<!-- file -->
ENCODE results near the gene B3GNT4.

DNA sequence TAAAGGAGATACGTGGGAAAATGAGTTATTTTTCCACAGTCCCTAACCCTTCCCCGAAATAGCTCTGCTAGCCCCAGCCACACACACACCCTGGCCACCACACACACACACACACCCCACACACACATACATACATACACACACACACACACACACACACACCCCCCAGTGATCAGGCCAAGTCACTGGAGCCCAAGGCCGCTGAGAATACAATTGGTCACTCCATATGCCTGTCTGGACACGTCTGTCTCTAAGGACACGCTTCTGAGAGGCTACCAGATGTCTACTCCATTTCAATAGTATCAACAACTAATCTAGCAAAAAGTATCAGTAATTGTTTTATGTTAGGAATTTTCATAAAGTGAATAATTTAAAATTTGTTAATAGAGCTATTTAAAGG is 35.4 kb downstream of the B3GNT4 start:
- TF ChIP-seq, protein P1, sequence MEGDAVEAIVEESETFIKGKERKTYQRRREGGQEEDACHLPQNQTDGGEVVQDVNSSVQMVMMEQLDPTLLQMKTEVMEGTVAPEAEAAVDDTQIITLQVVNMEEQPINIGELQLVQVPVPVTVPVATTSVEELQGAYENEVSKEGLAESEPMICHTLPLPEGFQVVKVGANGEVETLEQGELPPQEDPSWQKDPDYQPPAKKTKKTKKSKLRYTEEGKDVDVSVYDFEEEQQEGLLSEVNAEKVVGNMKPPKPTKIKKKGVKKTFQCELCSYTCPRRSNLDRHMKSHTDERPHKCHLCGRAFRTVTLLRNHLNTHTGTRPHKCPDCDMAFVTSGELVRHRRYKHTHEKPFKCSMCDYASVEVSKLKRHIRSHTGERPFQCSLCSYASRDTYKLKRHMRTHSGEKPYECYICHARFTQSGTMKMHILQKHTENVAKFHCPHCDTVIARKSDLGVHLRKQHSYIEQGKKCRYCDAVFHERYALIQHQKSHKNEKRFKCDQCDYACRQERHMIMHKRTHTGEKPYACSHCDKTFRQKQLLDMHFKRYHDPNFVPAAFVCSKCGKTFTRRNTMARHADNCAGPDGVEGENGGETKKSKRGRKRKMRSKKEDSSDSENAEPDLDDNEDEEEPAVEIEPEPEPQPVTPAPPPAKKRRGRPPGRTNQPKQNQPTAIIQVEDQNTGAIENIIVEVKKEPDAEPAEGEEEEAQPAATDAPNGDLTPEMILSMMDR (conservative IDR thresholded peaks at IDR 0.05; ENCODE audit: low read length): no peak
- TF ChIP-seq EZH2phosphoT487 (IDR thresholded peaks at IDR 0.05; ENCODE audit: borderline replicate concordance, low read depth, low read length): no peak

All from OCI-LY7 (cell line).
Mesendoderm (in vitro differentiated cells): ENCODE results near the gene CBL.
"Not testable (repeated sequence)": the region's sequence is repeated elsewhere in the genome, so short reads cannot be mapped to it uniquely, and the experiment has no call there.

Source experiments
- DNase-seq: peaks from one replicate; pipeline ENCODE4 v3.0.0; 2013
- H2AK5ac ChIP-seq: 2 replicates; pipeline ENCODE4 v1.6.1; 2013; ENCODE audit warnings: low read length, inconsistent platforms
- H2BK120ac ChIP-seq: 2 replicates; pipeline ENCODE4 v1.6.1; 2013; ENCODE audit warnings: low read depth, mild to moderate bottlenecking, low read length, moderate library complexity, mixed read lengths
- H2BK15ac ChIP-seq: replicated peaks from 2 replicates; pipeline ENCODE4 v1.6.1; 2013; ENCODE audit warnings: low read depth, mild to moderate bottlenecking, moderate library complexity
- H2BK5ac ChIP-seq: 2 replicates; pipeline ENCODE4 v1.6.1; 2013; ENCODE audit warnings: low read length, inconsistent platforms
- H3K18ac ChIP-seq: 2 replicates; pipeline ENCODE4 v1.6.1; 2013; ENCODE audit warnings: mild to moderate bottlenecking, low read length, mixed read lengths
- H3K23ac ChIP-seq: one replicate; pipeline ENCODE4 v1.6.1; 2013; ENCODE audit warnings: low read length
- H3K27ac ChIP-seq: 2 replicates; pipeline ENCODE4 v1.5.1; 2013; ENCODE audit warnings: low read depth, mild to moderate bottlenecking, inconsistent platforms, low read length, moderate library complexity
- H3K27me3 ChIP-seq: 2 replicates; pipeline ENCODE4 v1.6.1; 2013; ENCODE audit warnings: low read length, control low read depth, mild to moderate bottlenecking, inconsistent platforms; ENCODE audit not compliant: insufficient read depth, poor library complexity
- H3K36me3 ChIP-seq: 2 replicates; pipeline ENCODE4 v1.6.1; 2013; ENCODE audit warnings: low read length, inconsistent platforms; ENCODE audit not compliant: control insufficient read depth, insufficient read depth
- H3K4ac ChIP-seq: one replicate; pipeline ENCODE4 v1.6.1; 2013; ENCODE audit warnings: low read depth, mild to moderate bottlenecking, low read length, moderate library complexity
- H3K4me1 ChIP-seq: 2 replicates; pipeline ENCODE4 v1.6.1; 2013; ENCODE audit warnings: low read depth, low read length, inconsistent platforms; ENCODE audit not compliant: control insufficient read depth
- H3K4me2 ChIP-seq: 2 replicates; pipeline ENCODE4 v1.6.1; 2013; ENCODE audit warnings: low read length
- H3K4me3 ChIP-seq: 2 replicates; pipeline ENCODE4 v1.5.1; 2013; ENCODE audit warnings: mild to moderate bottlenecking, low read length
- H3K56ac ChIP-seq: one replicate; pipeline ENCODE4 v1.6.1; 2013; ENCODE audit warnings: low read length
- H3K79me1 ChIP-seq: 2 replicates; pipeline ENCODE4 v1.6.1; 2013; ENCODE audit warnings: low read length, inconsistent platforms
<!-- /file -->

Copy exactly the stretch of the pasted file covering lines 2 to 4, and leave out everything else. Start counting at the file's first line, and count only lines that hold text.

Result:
DNA sequence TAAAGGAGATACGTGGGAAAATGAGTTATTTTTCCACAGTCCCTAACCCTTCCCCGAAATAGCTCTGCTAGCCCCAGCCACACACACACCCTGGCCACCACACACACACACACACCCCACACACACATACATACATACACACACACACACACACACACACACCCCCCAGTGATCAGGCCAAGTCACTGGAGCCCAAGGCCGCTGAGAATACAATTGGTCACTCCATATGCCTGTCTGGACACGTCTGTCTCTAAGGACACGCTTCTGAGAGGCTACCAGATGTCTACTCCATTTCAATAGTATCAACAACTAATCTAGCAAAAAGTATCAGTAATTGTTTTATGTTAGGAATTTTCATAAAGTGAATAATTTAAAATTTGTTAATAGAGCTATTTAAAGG is 35.4 kb downstream of the B3GNT4 start:
- TF ChIP-seq, protein P1, sequence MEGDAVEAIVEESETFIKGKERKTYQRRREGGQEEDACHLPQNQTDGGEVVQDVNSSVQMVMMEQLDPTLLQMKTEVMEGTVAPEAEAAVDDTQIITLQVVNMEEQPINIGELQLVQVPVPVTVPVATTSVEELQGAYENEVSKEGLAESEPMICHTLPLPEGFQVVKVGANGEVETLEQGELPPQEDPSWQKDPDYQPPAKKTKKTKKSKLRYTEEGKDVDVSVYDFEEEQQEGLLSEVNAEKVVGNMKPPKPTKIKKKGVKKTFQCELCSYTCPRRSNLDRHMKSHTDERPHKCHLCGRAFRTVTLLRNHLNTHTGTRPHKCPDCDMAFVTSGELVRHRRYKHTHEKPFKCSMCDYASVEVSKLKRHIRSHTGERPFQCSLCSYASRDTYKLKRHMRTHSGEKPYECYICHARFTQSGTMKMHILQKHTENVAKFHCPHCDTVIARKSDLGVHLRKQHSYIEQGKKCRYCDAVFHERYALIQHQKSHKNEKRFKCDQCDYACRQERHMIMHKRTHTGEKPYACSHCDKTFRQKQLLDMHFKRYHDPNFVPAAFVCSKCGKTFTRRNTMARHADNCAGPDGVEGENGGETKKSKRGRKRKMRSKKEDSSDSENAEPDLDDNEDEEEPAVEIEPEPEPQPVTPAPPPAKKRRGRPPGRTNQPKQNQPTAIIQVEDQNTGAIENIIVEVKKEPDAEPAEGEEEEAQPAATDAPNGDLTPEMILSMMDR (conservative IDR thresholded peaks at IDR 0.05; ENCODE audit: low read length): no peak
- TF ChIP-seq EZH2phosphoT487 (IDR thresholded peaks at IDR 0.05; ENCODE audit: borderline replicate concordance, low read depth, low read length): no peak